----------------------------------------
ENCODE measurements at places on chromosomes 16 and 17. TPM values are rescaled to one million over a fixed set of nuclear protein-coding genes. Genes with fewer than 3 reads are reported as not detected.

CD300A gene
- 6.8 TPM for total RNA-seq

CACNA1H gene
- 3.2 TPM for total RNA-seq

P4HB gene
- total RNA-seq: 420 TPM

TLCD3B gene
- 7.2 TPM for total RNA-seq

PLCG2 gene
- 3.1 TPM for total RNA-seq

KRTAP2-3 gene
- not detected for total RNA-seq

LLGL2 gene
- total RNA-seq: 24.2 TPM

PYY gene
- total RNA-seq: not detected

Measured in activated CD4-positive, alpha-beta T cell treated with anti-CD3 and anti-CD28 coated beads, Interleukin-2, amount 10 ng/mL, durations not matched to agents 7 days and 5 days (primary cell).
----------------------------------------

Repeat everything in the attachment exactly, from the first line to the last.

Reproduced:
ENCODE measurements at places on chromosomes 16 and 17. TPM values are rescaled to one million over a fixed set of nuclear protein-coding genes. Genes with fewer than 3 reads are reported as not detected.

CD300A gene
- 6.8 TPM for total RNA-seq

CACNA1H gene
- 3.2 TPM for total RNA-seq

P4HB gene
- total RNA-seq: 420 TPM

TLCD3B gene
- 7.2 TPM for total RNA-seq

PLCG2 gene
- 3.1 TPM for total RNA-seq

KRTAP2-3 gene
- not detected for total RNA-seq

LLGL2 gene
- total RNA-seq: 24.2 TPM

PYY gene
- total RNA-seq: not detected

Measured in activated CD4-positive, alpha-beta T cell treated with anti-CD3 and anti-CD28 coated beads, Interleukin-2, amount 10 ng/mL, durations not matched to agents 7 days and 5 days (primary cell).